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Curiosity Opens Up A Briefcase

That black leather briefcase, sitting complacently on the topmost shelf of the cupboard in my parents' bedroom, always fascinated me. Old and dusty, it was barely recognizable amid a pile of magazines  that were no longer read and clothes that were no longer worn and yet my father refused to discard them. Whenever I asked my mother about the contents of the briefcase, she always carefully evaded the conversation. 
As a pesky kid full of curiosity, I had explored my parents' bedroom pretty well. Especially during those hot and humid afternoons in summers when I had nothing interesting to occupy me and my mother was too tired to get bothered and was taking a nap or reading a book somewhere in the house. I used to check out the lower shelves in that cupboard; putting on my mother's jewelries and trying some of her makeup stuffs, wearing her shoes, and so on. Earlier, the briefcase used to be on one of the lower shelves. Once my parents discovered the tracks of my sinister ac…
Recent posts

Cupid Came & Went Away !

It is that time of the year again! Spring is knocking at the door - the warm sunshine feels great amid the slight chill in the air, a delicate scent of flowers lingers in the early morning breeze, and even my neglected garden tries to look good without any help. And I almost forgot that it is the season of love too; through branded merchandise, and corny posts shared on social media.

Valentine's day has a long history. I particularly enjoyed reading through Devdutt Pattanaik's Return of the Love-Godabout the origins of the day and similar celebrations across different cultures. I also unsuccessfully tried to overlook any news covering vandalism caused by certain groups who, every year, make their presence felt on this day by harassing hapless couples. Well, it is hard to ignore the other side of the coin!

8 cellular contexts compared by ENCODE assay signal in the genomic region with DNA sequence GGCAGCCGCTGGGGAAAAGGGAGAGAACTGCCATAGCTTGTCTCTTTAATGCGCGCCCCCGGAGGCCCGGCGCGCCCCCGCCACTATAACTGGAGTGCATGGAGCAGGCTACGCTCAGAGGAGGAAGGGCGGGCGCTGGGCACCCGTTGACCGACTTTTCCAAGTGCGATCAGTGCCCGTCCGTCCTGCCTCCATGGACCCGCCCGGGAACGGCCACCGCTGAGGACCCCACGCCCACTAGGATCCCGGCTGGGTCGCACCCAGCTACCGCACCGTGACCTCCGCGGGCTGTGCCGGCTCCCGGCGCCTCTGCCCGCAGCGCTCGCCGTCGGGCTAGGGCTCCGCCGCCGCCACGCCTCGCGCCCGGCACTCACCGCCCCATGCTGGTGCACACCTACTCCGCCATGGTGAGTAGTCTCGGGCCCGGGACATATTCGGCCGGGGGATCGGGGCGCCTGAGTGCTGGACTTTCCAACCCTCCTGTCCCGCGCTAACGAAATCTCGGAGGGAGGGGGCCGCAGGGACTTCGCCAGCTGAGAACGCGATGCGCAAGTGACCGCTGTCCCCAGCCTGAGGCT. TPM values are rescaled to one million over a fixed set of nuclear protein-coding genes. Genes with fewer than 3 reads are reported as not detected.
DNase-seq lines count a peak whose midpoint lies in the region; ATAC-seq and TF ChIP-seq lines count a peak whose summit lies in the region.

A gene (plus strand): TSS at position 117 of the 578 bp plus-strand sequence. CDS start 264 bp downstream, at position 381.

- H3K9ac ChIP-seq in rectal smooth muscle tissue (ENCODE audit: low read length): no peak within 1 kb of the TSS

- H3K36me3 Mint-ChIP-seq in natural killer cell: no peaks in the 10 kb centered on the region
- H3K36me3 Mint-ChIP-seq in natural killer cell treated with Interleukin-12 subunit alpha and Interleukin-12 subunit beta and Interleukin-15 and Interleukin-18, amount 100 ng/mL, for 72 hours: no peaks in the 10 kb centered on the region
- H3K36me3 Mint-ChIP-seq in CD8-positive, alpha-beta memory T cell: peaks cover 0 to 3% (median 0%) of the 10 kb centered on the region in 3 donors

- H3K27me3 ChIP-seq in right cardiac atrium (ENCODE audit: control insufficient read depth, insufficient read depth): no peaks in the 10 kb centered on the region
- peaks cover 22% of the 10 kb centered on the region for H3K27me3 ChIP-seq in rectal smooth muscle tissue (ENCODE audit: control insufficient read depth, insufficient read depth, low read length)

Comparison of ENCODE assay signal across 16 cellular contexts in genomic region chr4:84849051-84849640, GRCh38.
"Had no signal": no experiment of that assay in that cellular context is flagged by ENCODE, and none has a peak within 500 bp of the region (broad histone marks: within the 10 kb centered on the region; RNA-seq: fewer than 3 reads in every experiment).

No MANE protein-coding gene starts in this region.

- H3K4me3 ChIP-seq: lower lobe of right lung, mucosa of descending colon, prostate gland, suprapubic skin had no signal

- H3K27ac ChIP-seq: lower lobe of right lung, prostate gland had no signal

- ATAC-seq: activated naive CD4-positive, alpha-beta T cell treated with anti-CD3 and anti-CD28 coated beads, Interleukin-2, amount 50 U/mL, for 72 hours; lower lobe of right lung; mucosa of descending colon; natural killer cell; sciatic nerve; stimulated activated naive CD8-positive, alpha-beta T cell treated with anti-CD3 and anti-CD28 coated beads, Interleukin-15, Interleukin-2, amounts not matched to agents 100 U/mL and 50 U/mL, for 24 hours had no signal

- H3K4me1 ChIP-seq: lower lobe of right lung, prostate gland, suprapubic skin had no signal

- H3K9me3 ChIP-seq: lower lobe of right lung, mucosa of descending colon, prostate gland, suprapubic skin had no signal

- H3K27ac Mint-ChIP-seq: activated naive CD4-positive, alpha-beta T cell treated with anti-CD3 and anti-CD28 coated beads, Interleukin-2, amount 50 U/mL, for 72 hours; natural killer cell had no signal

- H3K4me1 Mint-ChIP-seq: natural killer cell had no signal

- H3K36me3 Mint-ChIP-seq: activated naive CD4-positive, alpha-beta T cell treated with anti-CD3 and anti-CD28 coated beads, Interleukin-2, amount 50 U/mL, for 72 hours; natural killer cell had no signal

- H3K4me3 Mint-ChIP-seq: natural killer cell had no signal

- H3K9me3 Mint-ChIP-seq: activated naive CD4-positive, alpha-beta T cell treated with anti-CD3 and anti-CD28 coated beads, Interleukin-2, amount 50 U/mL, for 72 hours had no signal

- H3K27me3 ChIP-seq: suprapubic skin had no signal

While I absolutely hate the commercialization of emotions (and that does not restrict to Valentine's day only), I genuinely feel sorry for those couples who sneaked out …

Protective Mothers or Rape Deniers?

I came across an interesting article in The New York Times last month about a group of mothers defending their sons who had been accused of sexual assaults at college campuses. In the U.S., the guidelines on campus sexual assaults had been pretty stringent so far. However, these guidelines have been blamed to presume the accused students as guilty, who are usually suspended or expelled from the college campuses for a certain amount of time. Needless to say, most of the accused are men.
These mothers are on a mission to save their sons who, they believe, were “wrongly accused.” As protective mothers, they had compelled the college authorities to relook into their sons’ charges. Some of them consider themselves as feminists and hold opinions that how girls today have misconstrued the definition of sexual assault.
In our own backyard, let us recall the infamous Delhi gang rape in 2012. Malti Devi, the mother of one of the convicts Akshay Thakur, desperately pleaded her son’s innocence in f…

“I can Bake.”

The aroma of a "baked" cake wafted through the kitchen. That sweet, savory smell took me back to my mother’s kitchen. It is fascinating that how a particular smell can evoke memories from the past. As a kid, I used to wait eagerly for my birthday, Christmas, and the New Year day to gorge on the cakes baked by my mother. To a five year old me, oblivious to the chemical reactions involved in the process of baking, my mother was a magician who could turn a liquid batter into a round, spongey and delicious chocolatey mass. Well, to a thirty year old me, she is still a magician who can offer the best solutions to my adult life problems.